(Senate - October 30, 2017)

Text available as:

Formatting necessary for an accurate reading of this text may be shown by tags (e.g., <DELETED> or <BOLD>) or may be missing from this TXT display. For complete and accurate display of this text, see the PDF.

[Congressional Record Volume 163, Number 175 (Monday, October 30, 2017)]
[Page S6875]
From the Congressional Record Online through the Government Publishing Office []

                         TRIBUTE TO TOM TROXEL

 Mr. THUNE. Mr. President, today I wish to recognize Tom Troxel 
for the many years of his career that he has dedicated to improving the 
ecological health of our national forests and for his service to the 
timber industry, which has strengthened the economic health of local 
  Tom has spent more than 40 years in the forestry industry, and he has 
mastered the art of promoting environmentally sound forest management 
practices while strongly supporting the timber industry. Tom has been a 
trusted source of reliable and accurate information throughout his 
  He received his bachelor of science in forestry from the University 
of Montana in 1973. He worked for the U.S. Forest Service in Idaho, 
Montana, and California, starting as a summer job in 1970 during 
college and continuing until 1989.
  Since 1989, Tom has been the executive director for the Intermountain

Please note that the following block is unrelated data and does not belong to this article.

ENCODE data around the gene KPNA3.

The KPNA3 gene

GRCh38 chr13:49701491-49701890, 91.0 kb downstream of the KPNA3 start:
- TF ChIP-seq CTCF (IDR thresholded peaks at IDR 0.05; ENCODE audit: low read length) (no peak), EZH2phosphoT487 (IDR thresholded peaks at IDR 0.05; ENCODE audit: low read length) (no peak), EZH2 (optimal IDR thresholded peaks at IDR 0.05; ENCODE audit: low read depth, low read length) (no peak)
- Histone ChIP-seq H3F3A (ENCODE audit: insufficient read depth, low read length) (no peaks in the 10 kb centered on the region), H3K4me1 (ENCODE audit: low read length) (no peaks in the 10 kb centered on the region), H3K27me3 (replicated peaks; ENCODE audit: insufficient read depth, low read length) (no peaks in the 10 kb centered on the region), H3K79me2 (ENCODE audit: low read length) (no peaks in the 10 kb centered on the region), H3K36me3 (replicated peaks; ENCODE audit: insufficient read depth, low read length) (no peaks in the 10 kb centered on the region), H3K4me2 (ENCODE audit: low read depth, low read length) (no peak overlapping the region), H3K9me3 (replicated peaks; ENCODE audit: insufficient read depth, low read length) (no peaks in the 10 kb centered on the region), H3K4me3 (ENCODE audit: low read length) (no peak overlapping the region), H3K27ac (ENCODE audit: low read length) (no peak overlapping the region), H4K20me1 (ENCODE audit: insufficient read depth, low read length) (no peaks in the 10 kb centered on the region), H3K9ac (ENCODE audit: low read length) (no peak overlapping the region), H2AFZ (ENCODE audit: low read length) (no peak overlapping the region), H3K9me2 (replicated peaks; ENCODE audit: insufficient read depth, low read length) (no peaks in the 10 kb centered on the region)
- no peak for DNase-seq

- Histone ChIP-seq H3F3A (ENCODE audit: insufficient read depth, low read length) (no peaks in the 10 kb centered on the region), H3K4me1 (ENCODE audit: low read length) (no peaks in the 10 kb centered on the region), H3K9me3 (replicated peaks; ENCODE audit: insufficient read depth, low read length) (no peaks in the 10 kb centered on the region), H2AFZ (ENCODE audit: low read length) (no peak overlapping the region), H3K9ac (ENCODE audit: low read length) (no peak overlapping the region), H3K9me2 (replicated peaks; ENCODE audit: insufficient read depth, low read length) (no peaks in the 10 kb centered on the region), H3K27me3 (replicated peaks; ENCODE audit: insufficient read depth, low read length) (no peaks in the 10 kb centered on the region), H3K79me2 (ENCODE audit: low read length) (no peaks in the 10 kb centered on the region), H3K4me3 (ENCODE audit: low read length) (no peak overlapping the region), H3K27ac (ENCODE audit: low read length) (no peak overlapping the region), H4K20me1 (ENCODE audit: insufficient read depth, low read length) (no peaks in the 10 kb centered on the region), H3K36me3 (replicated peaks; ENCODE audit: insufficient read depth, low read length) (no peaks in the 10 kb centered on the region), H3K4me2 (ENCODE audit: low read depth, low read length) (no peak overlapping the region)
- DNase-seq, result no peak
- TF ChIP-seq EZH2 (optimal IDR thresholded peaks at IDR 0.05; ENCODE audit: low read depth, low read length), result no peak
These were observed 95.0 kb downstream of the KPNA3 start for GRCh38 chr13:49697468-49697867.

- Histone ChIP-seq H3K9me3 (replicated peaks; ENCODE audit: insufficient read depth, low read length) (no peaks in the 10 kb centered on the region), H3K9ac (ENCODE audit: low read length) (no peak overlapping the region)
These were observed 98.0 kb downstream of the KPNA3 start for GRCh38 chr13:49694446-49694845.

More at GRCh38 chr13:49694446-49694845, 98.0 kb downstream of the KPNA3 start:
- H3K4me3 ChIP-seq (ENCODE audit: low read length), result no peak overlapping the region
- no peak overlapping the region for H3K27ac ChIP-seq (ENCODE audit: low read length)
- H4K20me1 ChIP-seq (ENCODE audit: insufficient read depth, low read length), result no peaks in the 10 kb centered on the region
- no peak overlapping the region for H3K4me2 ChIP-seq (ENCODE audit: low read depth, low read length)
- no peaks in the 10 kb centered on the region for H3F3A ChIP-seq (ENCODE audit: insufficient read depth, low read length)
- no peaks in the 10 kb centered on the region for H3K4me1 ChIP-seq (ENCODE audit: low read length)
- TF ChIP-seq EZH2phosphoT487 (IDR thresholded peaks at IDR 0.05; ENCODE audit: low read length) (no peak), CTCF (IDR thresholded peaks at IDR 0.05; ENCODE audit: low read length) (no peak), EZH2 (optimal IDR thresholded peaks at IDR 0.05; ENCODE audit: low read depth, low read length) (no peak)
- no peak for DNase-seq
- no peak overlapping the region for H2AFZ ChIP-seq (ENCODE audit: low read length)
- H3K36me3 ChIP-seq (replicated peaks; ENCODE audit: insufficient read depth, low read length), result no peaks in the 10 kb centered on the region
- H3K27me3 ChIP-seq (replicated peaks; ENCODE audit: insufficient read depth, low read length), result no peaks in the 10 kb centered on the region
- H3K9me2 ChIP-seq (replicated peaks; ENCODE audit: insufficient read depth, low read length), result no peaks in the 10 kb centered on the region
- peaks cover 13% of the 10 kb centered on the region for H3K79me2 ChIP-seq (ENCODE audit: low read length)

Forest Association based in Rapid City, SD. During that time, he has 
worked with forest products companies in Colorado, South Dakota, and 
Wyoming and has played a critically important role in addressing issues 
related to national forest timber programs, including forest planning, 
project analyses, timber sale contracts, and legislative affairs.
  Tom has served as the executive director of the Black Hills Forest 
Resource Association, the executive director of the Colorado Timber 
Industry Association, and a member of the Forest Service's Forest 
Planning Advisory Committee. He has also served as the executive 
secretary of the Black Hills Regional Multiple Use Coalition for 25 
years and as a member of the board of directors for the Rapid City 
Chamber of Commerce.
  Those of us who have had the privilege of working with Tom over the 
years will miss the knowledge and expertise he has shared with us. Our 
forest landscapes and communities are better because of his work.
  I extend my sincere thanks and appreciation to Tom for his work on 
behalf of our forests, the timber industry, and local communities. As 
he retires from his very successful career, I wish him continued 
success and happiness in the years to come.